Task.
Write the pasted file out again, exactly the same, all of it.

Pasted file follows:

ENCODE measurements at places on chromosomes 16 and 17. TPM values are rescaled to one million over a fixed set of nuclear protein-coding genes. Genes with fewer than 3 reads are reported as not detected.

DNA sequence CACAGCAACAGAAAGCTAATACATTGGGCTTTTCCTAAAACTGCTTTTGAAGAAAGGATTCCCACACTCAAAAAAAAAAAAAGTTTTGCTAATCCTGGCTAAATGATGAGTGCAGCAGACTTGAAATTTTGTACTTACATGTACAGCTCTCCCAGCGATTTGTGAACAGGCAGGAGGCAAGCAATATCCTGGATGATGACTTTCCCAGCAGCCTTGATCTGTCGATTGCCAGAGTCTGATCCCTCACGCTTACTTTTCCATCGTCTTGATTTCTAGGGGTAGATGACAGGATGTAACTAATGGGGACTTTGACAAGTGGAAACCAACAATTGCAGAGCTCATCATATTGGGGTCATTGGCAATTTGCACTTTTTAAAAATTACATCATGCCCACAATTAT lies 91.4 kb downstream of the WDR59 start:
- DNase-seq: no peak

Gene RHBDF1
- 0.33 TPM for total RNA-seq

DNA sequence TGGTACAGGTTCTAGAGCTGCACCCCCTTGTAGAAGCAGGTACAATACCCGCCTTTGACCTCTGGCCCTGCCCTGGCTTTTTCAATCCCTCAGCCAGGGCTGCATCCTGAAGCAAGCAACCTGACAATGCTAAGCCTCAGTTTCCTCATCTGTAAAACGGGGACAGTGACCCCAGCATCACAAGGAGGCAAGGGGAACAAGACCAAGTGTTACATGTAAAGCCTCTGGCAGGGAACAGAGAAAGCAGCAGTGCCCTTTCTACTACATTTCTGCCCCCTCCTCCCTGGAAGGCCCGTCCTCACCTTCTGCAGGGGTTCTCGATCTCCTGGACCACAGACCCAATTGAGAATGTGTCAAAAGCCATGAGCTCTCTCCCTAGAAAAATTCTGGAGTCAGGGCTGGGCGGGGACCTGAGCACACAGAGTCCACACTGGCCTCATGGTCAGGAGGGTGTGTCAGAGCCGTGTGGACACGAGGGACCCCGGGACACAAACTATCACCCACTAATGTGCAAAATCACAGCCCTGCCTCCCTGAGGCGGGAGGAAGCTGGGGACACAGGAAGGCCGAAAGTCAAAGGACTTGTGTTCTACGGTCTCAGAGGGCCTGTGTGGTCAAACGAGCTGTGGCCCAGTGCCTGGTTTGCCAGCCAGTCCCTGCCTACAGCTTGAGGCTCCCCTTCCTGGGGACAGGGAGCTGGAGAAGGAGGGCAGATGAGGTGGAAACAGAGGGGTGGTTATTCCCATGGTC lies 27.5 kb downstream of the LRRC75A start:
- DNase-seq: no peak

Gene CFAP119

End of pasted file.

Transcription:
ENCODE measurements at places on chromosomes 16 and 17. TPM values are rescaled to one million over a fixed set of nuclear protein-coding genes. Genes with fewer than 3 reads are reported as not detected.

DNA sequence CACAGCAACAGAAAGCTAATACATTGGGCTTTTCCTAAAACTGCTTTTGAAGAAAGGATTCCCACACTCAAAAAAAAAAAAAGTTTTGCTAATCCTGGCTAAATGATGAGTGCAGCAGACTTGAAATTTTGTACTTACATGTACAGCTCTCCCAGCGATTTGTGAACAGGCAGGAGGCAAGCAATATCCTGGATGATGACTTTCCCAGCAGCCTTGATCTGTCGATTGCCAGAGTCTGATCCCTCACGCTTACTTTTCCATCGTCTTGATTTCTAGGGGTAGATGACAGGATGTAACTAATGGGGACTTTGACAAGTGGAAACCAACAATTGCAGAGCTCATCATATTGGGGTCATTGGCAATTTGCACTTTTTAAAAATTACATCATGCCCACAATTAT lies 91.4 kb downstream of the WDR59 start:
- DNase-seq: no peak

Gene RHBDF1
- 0.33 TPM for total RNA-seq

DNA sequence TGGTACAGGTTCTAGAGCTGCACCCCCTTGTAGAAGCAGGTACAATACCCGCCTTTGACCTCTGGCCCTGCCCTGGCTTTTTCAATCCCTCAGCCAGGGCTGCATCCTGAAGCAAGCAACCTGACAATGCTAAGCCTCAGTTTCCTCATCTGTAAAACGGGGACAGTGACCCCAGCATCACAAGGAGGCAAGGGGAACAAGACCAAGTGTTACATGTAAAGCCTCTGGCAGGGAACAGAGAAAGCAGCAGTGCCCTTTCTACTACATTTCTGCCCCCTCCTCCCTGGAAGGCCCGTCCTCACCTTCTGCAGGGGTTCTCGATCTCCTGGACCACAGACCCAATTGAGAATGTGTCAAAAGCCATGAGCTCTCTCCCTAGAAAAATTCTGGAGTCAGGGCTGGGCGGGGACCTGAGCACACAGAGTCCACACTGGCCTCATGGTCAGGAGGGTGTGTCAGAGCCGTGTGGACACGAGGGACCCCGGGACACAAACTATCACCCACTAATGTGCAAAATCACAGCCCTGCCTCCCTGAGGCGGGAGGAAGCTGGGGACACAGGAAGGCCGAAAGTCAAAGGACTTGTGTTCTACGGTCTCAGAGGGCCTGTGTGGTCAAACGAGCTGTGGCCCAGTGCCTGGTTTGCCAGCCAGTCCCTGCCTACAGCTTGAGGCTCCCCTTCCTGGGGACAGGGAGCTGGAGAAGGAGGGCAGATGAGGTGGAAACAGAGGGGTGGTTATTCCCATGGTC lies 27.5 kb downstream of the LRRC75A start:
- DNase-seq: no peak

Gene CFAP119